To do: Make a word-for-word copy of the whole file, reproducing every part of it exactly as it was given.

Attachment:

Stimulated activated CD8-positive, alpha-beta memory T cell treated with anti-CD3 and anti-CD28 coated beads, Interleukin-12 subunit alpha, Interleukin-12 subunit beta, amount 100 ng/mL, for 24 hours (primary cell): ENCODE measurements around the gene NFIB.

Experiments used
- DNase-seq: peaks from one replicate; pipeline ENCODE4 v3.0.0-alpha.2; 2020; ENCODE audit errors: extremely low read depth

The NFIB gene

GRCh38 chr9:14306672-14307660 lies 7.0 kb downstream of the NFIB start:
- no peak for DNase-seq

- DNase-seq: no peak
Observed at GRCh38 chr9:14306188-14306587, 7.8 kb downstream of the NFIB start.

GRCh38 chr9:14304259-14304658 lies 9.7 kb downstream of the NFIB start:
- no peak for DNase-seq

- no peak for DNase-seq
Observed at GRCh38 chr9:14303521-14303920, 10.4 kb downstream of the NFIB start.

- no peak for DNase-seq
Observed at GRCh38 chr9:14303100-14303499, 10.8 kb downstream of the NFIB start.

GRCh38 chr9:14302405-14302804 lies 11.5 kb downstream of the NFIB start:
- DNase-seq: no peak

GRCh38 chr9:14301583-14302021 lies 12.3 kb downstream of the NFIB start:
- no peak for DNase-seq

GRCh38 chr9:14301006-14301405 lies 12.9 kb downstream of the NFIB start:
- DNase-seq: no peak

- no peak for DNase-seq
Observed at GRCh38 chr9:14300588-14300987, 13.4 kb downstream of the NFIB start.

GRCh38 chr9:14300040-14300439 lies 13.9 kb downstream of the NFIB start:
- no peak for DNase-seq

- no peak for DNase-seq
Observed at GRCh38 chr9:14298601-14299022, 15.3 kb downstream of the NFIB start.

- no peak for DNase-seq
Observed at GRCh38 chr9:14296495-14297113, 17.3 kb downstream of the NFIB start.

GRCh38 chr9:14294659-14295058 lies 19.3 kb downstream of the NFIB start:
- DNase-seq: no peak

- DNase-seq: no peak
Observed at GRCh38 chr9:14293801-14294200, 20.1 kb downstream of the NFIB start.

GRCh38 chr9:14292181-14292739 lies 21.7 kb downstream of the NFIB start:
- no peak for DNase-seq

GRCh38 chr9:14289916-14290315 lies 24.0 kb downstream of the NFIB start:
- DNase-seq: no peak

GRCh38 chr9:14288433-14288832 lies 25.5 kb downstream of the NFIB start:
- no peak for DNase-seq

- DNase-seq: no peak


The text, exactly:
Stimulated activated CD8-positive, alpha-beta memory T cell treated with anti-CD3 and anti-CD28 coated beads, Interleukin-12 subunit alpha, Interleukin-12 subunit beta, amount 100 ng/mL, for 24 hours (primary cell): ENCODE measurements around the gene NFIB.

Experiments used
- DNase-seq: peaks from one replicate; pipeline ENCODE4 v3.0.0-alpha.2; 2020; ENCODE audit errors: extremely low read depth

The NFIB gene

GRCh38 chr9:14306672-14307660 lies 7.0 kb downstream of the NFIB start:
- no peak for DNase-seq

- DNase-seq: no peak
Observed at GRCh38 chr9:14306188-14306587, 7.8 kb downstream of the NFIB start.

GRCh38 chr9:14304259-14304658 lies 9.7 kb downstream of the NFIB start:
- no peak for DNase-seq

- no peak for DNase-seq
Observed at GRCh38 chr9:14303521-14303920, 10.4 kb downstream of the NFIB start.

- no peak for DNase-seq
Observed at GRCh38 chr9:14303100-14303499, 10.8 kb downstream of the NFIB start.

GRCh38 chr9:14302405-14302804 lies 11.5 kb downstream of the NFIB start:
- DNase-seq: no peak

GRCh38 chr9:14301583-14302021 lies 12.3 kb downstream of the NFIB start:
- no peak for DNase-seq

GRCh38 chr9:14301006-14301405 lies 12.9 kb downstream of the NFIB start:
- DNase-seq: no peak

- no peak for DNase-seq
Observed at GRCh38 chr9:14300588-14300987, 13.4 kb downstream of the NFIB start.

GRCh38 chr9:14300040-14300439 lies 13.9 kb downstream of the NFIB start:
- no peak for DNase-seq

- no peak for DNase-seq
Observed at GRCh38 chr9:14298601-14299022, 15.3 kb downstream of the NFIB start.

- no peak for DNase-seq
Observed at GRCh38 chr9:14296495-14297113, 17.3 kb downstream of the NFIB start.

GRCh38 chr9:14294659-14295058 lies 19.3 kb downstream of the NFIB start:
- DNase-seq: no peak

- DNase-seq: no peak
Observed at GRCh38 chr9:14293801-14294200, 20.1 kb downstream of the NFIB start.

GRCh38 chr9:14292181-14292739 lies 21.7 kb downstream of the NFIB start:
- no peak for DNase-seq

GRCh38 chr9:14289916-14290315 lies 24.0 kb downstream of the NFIB start:
- DNase-seq: no peak

GRCh38 chr9:14288433-14288832 lies 25.5 kb downstream of the NFIB start:
- no peak for DNase-seq

- DNase-seq: no peak